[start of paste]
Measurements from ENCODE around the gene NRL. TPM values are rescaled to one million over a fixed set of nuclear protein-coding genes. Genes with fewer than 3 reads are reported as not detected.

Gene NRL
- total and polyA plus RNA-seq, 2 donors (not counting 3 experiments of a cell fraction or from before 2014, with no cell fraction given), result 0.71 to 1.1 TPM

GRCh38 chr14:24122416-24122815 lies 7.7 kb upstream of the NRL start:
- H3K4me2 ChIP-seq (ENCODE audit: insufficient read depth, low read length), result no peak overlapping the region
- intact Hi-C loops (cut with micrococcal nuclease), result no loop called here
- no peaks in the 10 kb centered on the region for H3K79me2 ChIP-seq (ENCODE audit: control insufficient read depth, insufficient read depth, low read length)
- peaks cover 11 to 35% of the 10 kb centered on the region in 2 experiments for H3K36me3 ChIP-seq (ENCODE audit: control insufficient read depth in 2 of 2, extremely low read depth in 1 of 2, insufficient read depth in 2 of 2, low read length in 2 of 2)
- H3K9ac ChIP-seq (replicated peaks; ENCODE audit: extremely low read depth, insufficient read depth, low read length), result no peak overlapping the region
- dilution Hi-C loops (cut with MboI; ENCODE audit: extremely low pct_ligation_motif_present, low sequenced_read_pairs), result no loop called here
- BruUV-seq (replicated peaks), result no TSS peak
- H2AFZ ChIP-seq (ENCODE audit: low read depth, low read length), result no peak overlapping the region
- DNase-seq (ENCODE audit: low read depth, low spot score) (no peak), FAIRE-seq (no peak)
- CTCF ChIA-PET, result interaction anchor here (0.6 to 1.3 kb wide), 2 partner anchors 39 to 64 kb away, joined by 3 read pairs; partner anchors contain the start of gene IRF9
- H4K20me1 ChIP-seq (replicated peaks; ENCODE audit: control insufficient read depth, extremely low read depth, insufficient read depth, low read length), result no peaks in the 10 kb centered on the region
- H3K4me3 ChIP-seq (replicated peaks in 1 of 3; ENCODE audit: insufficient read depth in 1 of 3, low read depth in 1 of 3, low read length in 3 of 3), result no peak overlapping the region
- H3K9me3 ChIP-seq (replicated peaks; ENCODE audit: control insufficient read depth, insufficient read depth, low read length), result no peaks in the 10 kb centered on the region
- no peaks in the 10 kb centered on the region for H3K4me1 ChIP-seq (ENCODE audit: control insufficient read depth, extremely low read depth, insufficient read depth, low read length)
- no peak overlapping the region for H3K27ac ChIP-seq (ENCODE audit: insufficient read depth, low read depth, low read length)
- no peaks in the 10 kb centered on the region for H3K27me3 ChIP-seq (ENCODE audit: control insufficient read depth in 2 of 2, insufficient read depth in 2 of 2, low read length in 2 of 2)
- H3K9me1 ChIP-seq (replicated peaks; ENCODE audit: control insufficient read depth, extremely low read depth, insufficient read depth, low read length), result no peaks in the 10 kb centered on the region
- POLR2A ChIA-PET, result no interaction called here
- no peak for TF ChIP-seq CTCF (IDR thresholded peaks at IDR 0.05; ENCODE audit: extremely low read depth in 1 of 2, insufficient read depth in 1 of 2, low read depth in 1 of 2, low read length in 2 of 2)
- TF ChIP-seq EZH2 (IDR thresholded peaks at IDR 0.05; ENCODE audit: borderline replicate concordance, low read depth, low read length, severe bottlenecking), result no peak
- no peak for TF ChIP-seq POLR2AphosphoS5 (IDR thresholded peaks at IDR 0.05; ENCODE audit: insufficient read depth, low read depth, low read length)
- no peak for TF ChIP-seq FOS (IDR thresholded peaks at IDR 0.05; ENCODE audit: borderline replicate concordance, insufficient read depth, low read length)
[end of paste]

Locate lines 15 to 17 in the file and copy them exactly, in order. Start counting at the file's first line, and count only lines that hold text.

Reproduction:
- H4K20me1 ChIP-seq (replicated peaks; ENCODE audit: control insufficient read depth, extremely low read depth, insufficient read depth, low read length), result no peaks in the 10 kb centered on the region
- H3K4me3 ChIP-seq (replicated peaks in 1 of 3; ENCODE audit: insufficient read depth in 1 of 3, low read depth in 1 of 3, low read length in 3 of 3), result no peak overlapping the region
- H3K9me3 ChIP-seq (replicated peaks; ENCODE audit: control insufficient read depth, insufficient read depth, low read length), result no peaks in the 10 kb centered on the region